However, the startup time of a NativeScript application suffers greatly when compared to native applications. This might be because of the “Just In Time” compilation of the JavaScript code to native Android and iOS code. This is a major disadvantage of NativeScript, which the team behind is also aware of.

9. UI Consistency

The creators behind NativeScript provides the NativeScript UI plugin, which allows you to implement native UI consistent components into the NativeScript project’s XML file.

The plugin provides a great list of components, which thereby ensures design flexibility, while keeping all of the code on one common code base for both iOS and Android.

10. Hot Reload

NativeScript supports hot reload, or as they like to call it: “Hot Module Replacement”. In contrast to live reloading, the hot module replacement ensures that the state of the application is persistent regardless of which change is made.

11. Require Native SDK

When installing the NativeScript CLI, it will ask you to install or update the native SDK’s. However, given that you cannot get an iOS SDK on windows, since you are not able to install Xcode, they have provided you with an alternative option.

Instead of you having to use processing power and memory storage to compile and store the NativeScript project on your local computer, NativeScript provides their own cloud IDE (Playground). This IDE provides QR-codes which can be read from both Android and iOS devices in order to load the application directly onto the device.

However, I (as a non-mac owner) would personally suggest that the majority of development was kept on my local computer and only pushed to the playground IDE when I had to test something on an iOS device.

12. Require Specific IDE

With NativeScript it is possible to select your preferred web development IDE.

However, NativeScript recommends the Visual Code Studio IDE, since it provides specially designed extensions for NativeScript.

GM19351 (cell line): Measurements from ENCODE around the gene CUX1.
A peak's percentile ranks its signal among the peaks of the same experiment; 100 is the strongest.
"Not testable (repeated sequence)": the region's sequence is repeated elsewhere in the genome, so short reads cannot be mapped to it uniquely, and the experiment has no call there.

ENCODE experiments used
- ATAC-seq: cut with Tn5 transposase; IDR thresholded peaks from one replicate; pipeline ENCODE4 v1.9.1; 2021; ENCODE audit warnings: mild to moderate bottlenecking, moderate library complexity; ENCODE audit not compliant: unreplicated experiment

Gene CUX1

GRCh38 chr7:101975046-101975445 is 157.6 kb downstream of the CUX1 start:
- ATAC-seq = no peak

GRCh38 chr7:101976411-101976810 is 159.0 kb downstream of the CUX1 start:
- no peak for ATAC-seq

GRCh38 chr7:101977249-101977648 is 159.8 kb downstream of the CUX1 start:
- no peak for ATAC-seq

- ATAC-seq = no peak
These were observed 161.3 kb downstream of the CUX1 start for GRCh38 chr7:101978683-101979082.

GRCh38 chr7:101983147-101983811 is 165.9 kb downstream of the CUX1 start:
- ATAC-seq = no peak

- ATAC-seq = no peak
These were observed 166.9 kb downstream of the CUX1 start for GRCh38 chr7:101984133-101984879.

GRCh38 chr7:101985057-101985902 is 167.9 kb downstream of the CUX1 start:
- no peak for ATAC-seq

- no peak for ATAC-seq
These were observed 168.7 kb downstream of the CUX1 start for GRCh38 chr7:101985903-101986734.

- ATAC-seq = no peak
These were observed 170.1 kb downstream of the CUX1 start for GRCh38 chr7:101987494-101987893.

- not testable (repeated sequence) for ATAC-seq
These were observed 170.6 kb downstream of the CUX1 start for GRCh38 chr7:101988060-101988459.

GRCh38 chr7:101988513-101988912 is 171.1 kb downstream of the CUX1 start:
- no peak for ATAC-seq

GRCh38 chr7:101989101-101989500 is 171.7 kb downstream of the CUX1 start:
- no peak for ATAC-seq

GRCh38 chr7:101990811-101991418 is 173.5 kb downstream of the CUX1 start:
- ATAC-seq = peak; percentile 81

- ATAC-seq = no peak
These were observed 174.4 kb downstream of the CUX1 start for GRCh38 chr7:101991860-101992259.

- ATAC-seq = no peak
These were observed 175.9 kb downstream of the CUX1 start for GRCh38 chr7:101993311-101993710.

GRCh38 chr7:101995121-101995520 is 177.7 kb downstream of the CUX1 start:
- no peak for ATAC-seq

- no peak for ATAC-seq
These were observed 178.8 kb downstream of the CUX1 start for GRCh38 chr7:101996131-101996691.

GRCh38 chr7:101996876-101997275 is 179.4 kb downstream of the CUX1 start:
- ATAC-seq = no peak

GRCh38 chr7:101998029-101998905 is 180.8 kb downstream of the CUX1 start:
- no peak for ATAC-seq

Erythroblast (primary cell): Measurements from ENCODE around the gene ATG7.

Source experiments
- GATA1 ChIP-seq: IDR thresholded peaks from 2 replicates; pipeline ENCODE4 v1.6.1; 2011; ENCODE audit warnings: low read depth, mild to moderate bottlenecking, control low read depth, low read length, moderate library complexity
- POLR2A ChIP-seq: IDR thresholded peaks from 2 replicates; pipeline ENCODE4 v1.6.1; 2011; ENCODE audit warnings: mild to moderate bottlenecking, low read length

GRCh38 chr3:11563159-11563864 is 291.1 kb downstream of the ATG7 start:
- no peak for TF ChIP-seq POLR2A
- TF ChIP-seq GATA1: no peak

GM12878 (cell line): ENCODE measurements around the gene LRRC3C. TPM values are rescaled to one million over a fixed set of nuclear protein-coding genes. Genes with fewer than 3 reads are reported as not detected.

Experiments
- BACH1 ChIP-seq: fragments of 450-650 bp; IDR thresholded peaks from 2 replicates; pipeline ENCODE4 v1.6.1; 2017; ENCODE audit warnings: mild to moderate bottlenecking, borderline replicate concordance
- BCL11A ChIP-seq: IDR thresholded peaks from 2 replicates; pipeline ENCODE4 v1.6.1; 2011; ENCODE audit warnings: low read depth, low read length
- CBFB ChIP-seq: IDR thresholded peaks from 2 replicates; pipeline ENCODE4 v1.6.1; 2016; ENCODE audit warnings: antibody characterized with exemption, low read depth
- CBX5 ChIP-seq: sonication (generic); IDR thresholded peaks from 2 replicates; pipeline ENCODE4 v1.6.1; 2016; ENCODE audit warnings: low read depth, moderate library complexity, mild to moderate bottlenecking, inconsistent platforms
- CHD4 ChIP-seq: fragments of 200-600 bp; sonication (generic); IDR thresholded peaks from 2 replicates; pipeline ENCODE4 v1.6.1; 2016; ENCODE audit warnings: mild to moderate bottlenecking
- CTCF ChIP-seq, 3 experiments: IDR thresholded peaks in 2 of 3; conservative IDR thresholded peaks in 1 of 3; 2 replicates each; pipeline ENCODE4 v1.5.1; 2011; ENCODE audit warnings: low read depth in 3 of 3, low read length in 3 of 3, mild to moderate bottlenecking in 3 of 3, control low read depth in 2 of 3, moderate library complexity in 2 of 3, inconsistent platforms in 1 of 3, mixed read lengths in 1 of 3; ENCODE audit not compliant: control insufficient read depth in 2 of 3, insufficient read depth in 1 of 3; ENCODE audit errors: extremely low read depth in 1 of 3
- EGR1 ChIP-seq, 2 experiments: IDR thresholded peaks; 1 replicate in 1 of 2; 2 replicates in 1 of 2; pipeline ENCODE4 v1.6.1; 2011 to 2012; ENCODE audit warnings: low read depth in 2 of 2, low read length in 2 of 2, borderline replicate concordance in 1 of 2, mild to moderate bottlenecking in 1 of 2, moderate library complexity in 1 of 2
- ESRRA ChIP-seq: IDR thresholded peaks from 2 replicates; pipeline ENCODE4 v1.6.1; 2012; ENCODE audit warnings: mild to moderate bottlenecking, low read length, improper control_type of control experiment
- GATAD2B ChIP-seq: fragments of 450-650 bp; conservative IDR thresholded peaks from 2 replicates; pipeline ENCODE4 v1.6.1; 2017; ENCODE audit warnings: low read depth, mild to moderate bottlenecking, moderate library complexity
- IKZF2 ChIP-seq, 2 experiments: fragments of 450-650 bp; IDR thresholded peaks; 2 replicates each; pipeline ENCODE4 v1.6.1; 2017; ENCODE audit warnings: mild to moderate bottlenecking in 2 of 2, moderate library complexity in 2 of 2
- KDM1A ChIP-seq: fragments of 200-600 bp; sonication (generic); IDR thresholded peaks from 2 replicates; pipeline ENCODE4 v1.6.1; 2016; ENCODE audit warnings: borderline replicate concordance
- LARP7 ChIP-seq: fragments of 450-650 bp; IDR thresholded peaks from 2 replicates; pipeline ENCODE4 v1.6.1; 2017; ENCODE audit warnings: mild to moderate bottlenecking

When you eventually want to deploy your application to a physical device, it might be necessary for you to download and install Android Studio or Xcode. However, using the online Playground IDE makes it possible for you to deploy without having to work in any of the native IDEs or download their SDKs.

The Playground IDE provides QR-codes which can be read from both Android and iOS devices in order to load the application directly onto the device.

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Recommended Reading

Article

  • Reuse native code – NativeScript – Blog
  • Google Trends – Google – Website
  • Stack Overflow Trends – Stack Overflow – Website
  • Why Does Progress Support NativeScript – NativeScript – Blog
  • NativeScript Repository – Network Graph – GitHub – Website
  • NativeScript Repository – GitHub – Website
  • NativeScript Start Up Time – NativeScript – Website
  • NativeScript for Visual Studio Code – NativeScript – Website
  • Installation – NativeScript – Website
  • NativeScript UI – NativeScript – Website
  • Hot Module Replacement – NativeScript – Website
  • Playground IDE – NativeScript –Website

Video

  • NativeScript Apps from Scratch – Alexander Ziskind – YouTube

Books

  • The NativeScript Book – NativeScript – Book

About

Hi, I'm the Author

My name is Daniel H. Jacobsen and I’m a dedicated and highly motivated software developer with a masters engineering degree within the field of ICT. 

I have through many years of constantly learning and adapting to new challenges, gained a well-rounded understanding of what it takes to stay up to date with new technologies, tools and utilities. 

The purpose of this blog is to share both my learnings and knowledge with other likeminded developers as well as illustrating how these topics can be taught in a different and alternative manner.

If you like the idea of that, I would encourage you to sign up for the newsletter.

Cheers! 🍺